Accessibility links

Breaking News

Fugitive Former ‘Kremlin Banker’ Facing Potential Jail Time In Britain

Sergei Pugachyov (right) with Russian President Vladimir Putin in 2000
Sergei Pugachyov (right) with Russian President Vladimir Putin in 2000

A Russian tycoon once dubbed the “Kremlin’s banker” who fled abroad amid charges of financial wrongdoing faces possible jail time in Britain after the London High Court found him guilty of breaching numerous court orders in a contentious civil case involving billions of dollars.

Judge Vivien Rose said at a February 8 hearing that Sergei Pugachyov, a former Russian lawmaker and shipping magnate who was once one of the country’s richest men, would be sentenced on February 11.

The court found that Pugachyov, who did not attend the hearing, had breached 12 out of 17 court orders in connection with litigation lodged with the court by Russia’s Deposit Insurance Agency (DIA), which is acting as liquidator of Mezhprombank, the bank he founded that filed for bankruptcy in 2010.

The agency has alleged his involvement in pilfering $1 billion in funds from Mezhprombank, and Russia has issued an Interpol notice for his arrest on charges of “misappropriation or embezzlement,” allegations Pugachyov denies.

Pugachyov had lived primarily in London since fleeing Russia in 2011, and the London court had ordered him not to leave the country. He nonetheless left Britain in early 2015, saying he feared for the safety of himself and his family, and now lives in the south of France.

He portrays the litigation as part of a broader Russian government campaign -- including death threats -- to plunder his business empire.

But some skeptics -- Kremlin critics among them -- say Pugachyov and other wealthy exiles accused of crimes in Russia merely claim to be victims of a corrupt Russian government only after benefiting from a merciless system that eventually turned on them.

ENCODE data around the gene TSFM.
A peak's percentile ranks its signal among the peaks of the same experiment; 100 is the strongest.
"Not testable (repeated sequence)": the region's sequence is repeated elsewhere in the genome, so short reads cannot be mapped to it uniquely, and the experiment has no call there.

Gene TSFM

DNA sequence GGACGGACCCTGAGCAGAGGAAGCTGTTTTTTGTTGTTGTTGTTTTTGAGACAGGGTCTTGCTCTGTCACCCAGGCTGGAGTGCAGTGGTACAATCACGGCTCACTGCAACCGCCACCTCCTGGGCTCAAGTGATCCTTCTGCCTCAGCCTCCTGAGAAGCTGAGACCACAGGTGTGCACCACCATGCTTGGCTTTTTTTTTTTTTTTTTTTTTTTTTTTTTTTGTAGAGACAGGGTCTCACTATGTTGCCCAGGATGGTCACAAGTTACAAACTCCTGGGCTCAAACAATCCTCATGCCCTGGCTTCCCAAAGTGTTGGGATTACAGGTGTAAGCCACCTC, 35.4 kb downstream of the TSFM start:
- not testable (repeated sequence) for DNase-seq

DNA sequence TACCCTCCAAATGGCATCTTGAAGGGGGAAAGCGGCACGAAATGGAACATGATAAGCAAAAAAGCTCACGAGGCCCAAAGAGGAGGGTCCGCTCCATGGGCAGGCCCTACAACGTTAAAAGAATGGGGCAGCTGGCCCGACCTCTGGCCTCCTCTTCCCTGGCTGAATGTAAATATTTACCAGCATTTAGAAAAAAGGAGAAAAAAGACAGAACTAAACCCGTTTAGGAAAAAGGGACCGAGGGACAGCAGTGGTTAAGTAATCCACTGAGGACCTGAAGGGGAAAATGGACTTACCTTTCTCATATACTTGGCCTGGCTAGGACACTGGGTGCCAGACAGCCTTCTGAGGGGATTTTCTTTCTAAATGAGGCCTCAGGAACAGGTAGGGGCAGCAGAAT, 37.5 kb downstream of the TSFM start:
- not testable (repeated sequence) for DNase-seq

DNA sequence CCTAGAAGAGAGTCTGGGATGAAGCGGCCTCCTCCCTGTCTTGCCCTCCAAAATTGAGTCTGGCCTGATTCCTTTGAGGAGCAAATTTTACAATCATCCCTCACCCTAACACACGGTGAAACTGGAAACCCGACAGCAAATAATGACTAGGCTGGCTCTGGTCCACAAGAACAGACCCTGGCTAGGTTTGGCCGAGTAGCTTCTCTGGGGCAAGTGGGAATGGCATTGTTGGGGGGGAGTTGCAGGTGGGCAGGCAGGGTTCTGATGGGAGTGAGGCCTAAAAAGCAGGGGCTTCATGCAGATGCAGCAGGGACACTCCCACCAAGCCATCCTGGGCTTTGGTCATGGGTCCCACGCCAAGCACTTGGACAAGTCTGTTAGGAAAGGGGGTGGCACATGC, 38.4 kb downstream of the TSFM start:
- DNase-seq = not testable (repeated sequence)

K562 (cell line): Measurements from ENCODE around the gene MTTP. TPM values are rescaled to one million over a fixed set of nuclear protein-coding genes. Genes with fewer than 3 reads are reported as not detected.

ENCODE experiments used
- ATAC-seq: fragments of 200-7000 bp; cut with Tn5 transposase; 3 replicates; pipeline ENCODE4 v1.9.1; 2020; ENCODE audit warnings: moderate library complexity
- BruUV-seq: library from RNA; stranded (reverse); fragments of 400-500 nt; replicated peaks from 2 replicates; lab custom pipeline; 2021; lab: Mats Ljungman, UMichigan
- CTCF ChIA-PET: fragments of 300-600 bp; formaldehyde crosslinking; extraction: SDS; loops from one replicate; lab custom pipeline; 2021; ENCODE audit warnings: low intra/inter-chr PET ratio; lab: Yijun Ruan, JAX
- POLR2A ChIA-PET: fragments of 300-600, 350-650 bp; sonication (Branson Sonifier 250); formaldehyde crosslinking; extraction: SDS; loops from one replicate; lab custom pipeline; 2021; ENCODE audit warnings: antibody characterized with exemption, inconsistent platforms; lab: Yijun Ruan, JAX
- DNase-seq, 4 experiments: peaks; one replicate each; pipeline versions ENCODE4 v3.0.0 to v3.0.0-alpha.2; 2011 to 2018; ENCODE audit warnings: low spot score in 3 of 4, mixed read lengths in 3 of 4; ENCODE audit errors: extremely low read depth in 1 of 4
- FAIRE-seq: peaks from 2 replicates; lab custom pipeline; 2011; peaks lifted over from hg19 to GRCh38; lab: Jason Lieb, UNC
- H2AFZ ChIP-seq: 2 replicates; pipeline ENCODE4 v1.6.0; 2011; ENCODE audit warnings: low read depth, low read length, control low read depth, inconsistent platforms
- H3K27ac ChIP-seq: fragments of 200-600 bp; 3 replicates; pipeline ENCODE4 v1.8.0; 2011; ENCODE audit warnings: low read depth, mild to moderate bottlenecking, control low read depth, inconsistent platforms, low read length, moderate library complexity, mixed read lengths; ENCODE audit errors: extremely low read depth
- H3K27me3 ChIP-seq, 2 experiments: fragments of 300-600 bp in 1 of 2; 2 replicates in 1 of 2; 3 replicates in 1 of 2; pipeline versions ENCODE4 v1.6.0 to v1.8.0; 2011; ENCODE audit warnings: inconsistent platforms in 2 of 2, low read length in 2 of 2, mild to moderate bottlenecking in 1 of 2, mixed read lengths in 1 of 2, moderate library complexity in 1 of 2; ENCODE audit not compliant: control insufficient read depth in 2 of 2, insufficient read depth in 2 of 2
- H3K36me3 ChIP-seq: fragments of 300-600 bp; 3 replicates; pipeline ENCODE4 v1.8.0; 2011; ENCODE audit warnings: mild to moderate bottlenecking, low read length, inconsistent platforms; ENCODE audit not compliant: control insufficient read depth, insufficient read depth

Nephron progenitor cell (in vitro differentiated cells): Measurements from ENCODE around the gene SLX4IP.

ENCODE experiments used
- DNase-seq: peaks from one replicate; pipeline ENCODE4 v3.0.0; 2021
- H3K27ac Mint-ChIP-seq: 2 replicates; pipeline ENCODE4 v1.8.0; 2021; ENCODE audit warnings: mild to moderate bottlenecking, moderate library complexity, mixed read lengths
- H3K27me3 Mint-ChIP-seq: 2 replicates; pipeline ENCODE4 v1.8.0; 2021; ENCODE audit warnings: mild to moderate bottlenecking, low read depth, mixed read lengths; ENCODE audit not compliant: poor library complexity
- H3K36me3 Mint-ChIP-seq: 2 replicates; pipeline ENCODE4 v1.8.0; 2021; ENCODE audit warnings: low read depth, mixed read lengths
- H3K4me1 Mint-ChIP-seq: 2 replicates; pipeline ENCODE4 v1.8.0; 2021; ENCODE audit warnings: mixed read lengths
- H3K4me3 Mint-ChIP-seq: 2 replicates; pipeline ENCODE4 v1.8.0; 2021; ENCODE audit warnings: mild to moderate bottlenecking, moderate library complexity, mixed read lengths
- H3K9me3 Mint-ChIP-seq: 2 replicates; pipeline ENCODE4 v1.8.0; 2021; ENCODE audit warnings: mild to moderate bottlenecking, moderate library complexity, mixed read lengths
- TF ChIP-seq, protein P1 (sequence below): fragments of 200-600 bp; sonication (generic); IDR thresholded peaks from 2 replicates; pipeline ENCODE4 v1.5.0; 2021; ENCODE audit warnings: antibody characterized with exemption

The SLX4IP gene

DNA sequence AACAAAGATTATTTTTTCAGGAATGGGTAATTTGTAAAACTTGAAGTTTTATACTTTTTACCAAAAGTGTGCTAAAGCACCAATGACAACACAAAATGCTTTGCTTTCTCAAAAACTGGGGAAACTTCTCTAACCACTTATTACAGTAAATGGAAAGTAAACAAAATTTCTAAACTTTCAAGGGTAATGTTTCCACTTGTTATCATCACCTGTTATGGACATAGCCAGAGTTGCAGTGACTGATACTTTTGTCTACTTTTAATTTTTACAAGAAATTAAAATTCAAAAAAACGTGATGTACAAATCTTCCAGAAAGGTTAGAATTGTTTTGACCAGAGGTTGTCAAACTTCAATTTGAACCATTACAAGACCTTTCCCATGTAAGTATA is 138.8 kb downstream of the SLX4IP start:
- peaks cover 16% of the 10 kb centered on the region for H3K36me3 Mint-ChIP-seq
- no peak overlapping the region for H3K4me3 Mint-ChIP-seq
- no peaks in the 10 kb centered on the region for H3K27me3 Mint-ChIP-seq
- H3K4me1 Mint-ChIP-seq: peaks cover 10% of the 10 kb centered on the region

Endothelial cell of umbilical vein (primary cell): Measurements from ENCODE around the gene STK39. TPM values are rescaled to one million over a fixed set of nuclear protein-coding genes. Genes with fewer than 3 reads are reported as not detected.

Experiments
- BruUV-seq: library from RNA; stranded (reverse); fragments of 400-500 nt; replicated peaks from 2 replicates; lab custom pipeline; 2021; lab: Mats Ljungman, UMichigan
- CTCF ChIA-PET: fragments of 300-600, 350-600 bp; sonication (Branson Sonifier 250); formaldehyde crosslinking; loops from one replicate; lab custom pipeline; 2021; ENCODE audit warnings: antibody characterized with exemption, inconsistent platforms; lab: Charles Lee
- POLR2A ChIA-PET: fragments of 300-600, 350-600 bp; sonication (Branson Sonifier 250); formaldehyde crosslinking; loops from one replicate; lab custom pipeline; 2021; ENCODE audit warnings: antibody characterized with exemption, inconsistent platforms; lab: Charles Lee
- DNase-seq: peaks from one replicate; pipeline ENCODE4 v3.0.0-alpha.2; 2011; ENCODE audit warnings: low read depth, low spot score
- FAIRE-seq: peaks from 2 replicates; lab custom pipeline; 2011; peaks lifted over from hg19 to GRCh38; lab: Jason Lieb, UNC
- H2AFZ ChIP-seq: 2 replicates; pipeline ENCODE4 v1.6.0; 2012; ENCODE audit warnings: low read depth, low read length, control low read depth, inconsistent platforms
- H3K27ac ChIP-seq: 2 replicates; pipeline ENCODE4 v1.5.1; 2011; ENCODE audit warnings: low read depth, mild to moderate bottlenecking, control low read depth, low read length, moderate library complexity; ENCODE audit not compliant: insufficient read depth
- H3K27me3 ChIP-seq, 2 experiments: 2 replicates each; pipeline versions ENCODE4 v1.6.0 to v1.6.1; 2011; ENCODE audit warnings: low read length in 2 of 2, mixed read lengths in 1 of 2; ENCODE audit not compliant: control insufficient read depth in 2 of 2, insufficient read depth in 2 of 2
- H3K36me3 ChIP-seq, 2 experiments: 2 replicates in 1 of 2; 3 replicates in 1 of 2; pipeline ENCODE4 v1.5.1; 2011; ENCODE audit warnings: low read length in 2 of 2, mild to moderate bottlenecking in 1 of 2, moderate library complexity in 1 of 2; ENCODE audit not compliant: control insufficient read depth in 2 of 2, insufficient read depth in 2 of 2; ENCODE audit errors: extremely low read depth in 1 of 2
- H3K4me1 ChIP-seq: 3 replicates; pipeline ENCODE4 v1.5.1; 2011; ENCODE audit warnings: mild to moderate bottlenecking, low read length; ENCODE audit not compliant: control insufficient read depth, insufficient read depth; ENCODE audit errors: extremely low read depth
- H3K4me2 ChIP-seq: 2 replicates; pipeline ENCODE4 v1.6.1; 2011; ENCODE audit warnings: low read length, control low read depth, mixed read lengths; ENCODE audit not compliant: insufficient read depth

A former campaign adviser to Russian President Vladimir Putin, Pugachyov has accused Putin of corruption in numerous interviews with Western and Russian media outlets over the past year.

Most recently, he told a BBC Panorama investigation, Putin’s Secret Riches, that the Russian president “considers everything within the territory of the Russian Federation -- everything that can be converted into cash -- to be his own.”

Pugachyov is currently subject to a $2 billion worldwide asset freeze issued by London’s High Court based on a request from the DIA.

Judge Rose on February 8 ruled that he breached 12 out of 17 court orders, including giving false evidence, leaving the country in violation of court-imposed travel restrictions, and failing to hand over his French passport.

Pugachyov told RFE/RL last year that he left Britain “absolutely legally.”

The Financial Times cited Pugachyov’s senior litigation adviser, Michael McNutt, as saying that handing his client a jail term would be “outrageous” and “inappropriate.”

“The ruling highlights how the Russian state is using the U.K. courts against non-U.K. citizens…in order to further Russian state aims,” the British newspaper quoting McNutt as saying, noting that Pugachyov had been informed of the ruling.

Pugachyov in September took his case to the Permanent Court of Arbitration in The Hague, demanding $12 billion from the Russian government, which he accuses of "stripping" his assets.

With reporting by Bloomberg, The Financial Times, and AFP
  • 16x9 Image


    RFE/RL journalists report the news in 27 languages in 23 countries where a free press is banned by the government or not fully established. We provide what many people cannot get locally: uncensored news, responsible discussion, and open debate.